Tamoxifen Use Affected by Fertility Concerns, Side Effects
Study looks at why young women don’t start treatment or cut it short
Tamoxifen is a hormonal therapy given after treatment for hormone receptor-positive breast cancer. It reduces the risk of recurrence, the return of cancer. In the past, tamoxifen was taken for 5 years after primary treatment ended. Now, research shows that up to 10 years of tamoxifen further reduces the chance of breast cancer coming back.
Yet many women stop taking tamoxifen before they are supposed to, and some never start taking it at all. Young women are especially likely to do this.
The side effects of tamoxifen include hot flashes, mood disturbances and irregular periods. In rare cases it can cause endometrial (uterine) cancer, although premenopausal women have not been found to be at greater risk of developing it.
Women are advised not to become pregnant while taking tamoxifen because it can harm a fetus. Tamoxifen is not believed to directly affect fertility, but waiting 5 to 10 years to take a full course before becoming pregnant can impact fertility.
The researchers of this study wanted to find out if fertility concerns were related to young women’s decisions to stop, or never start, tamoxifen. They also wanted to know if other factors were involved.
The study enrolled women younger than age 45 and diagnosed with early-stage breast cancer treated at a Chicago hospital from 2007 to 2012. They were premenopausal and recommended for tamoxifen treatment.
Medical record review was used to determine the length of tamoxifen treatment for each woman and her reasons for not starting the medicine or for stopping before completing 5 years. Those who stopped or did not start were interviewed by phone to find out more about their decision.
Participants included 515 women, ages 25 to 45. In that group
- 71.1 percent started and stayed on tamoxifen for 5 years
- 13.4 percent did not start
- 15.5 percent stopped before completing 5 years
Of those who never started tamoxifen or delayed starting it
- 34 percent said they planned to become pregnant
- 36 percent said they were concerned about possible side effects in general
- 13 percent said they thought it would be of little benefit
- 16 percent declined or had other reasons
Of those who stopped before completing 5 years
- 25 percent said they wanted to attempt pregnancy, or got pregnant while on tamoxifen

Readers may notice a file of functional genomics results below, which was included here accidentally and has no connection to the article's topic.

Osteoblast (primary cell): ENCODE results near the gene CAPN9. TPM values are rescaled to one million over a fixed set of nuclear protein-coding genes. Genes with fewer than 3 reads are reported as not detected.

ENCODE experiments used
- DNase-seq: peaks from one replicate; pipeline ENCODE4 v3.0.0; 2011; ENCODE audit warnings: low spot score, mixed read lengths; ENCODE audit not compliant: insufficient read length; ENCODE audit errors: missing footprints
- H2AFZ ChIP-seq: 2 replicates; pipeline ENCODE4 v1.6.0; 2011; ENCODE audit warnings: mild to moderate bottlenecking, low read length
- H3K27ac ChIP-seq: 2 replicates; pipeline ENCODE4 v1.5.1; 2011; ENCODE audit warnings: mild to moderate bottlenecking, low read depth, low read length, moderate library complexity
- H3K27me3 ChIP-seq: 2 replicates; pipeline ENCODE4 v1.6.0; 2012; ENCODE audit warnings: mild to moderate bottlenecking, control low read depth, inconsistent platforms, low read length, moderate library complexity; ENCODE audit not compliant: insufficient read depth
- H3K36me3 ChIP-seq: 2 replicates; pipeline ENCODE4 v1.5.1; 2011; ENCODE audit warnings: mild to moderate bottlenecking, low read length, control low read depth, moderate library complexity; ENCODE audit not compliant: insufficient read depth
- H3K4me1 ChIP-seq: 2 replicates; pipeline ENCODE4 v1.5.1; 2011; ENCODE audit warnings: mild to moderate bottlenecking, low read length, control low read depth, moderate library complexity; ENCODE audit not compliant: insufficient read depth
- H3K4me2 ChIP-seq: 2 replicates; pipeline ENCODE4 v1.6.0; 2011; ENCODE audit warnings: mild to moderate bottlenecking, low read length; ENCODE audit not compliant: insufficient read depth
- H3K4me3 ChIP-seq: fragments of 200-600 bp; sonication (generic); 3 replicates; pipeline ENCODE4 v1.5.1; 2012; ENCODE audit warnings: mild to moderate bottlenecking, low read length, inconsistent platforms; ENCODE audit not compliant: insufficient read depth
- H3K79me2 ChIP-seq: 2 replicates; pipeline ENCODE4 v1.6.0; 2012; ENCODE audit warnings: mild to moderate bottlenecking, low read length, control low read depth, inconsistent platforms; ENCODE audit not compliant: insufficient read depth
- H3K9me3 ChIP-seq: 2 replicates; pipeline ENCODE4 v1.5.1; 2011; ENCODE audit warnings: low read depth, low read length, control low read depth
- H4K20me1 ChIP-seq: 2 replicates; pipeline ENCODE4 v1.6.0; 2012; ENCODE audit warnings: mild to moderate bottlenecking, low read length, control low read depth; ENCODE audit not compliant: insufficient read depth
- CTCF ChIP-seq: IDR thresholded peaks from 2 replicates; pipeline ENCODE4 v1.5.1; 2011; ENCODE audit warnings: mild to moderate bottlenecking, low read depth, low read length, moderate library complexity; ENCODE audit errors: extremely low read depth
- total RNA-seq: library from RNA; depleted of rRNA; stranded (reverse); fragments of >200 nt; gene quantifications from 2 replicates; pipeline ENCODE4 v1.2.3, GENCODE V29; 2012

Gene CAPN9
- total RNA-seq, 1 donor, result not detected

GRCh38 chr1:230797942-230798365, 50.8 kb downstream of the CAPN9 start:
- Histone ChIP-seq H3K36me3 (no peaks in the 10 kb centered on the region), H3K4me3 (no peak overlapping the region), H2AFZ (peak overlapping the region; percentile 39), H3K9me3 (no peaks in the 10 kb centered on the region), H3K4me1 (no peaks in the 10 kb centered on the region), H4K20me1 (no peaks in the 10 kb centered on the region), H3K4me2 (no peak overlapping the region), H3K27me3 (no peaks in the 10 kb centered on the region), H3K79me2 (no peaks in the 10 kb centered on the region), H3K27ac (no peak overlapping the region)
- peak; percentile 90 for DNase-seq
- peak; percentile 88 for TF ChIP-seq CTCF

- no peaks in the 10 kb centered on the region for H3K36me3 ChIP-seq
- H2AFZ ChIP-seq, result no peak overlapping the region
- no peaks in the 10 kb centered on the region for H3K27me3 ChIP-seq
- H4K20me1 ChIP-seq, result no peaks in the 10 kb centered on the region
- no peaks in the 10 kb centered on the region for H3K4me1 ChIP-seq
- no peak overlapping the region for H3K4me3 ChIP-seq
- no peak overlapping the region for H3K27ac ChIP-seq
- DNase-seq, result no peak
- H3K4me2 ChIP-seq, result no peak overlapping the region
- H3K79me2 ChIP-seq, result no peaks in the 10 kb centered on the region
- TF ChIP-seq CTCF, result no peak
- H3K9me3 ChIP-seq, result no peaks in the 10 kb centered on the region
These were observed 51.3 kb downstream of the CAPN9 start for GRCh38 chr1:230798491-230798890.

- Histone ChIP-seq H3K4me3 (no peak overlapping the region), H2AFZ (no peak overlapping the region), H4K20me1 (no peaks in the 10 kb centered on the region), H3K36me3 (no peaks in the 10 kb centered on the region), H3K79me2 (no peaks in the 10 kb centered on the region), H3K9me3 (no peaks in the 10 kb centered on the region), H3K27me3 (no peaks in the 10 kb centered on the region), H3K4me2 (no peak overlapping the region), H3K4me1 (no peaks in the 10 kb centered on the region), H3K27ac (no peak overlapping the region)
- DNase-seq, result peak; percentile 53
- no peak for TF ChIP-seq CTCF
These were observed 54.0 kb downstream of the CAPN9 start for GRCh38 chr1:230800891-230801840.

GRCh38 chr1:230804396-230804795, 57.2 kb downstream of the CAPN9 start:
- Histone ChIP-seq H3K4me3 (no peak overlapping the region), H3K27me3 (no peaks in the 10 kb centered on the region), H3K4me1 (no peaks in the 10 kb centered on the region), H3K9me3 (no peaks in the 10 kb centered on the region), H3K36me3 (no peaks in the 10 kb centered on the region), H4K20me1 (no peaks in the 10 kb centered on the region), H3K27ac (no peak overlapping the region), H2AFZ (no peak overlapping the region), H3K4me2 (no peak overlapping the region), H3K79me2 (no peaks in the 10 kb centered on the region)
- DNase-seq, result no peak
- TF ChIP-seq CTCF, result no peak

- 63 percent said they were affected by side effects, especially mood changes, hot flashes, irregular periods and weight gain
Being diagnosed with DCIS, or stage 0 breast cancer, also predicted a woman would stop taking tamoxifen or not start at all. Only 58 percent started, compared with 93 percent of women with invasive disease. Women who smoked or who chose not to have radiation therapy were also more likely to stop taking tamoxifen early.
The researchers believe making fertility preservation a priority would improve tamoxifen use. They also believe more women would take tamoxifen if healthcare providers gave better information about personal recurrence risk, the medicine’s benefits and actual risk of uterine cancer.
What this means for you
Fertility and side effects are important to many young women. Talk with your doctor about your risk of breast cancer recurrence, your thoughts about becoming pregnant in the future and about tamoxifen use if you are concerned.
You might also want to talk about the possibility of timing tamoxifen treatment to try for a pregnancy. Some women take tamoxifen for a period of time, then stop temporarily to become pregnant. They are encouraged to complete tamoxifen therapy after giving birth.
An international study is looking at whether taking a break from tamoxifen in order to try for a pregnancy, then resuming treatment, has the same benefits as continuous therapy. The trial is open in the US. Learn more here.
Llarena NC, Estevez, SL, Tucker, SL, Jeruss, JS. Impact of Fertility Concerns on Tamoxifen Initiation and Persistence. Journal of the National Cancer Institute. 2015; doi: 10.1093/jnci/djv202
Accompanying Editorial: Rosenberg S, Partridge, A. New Insights Into Nonadherance With Adjuvant Endocrine Therapy Among Young Women With Breast Cancer. Journal of the National Cancer Institute. 2015; doi: 10.1093/jnci/djv202
This article was supported by the Grant or Cooperative Agreement Number 1 U58 DP005403, funded by the Centers for Disease Control and Prevention. Its contents are solely the responsibility of the authors and do not necessarily represent the official views of the Centers for Disease Control and Prevention or the Department of Health and Human Services.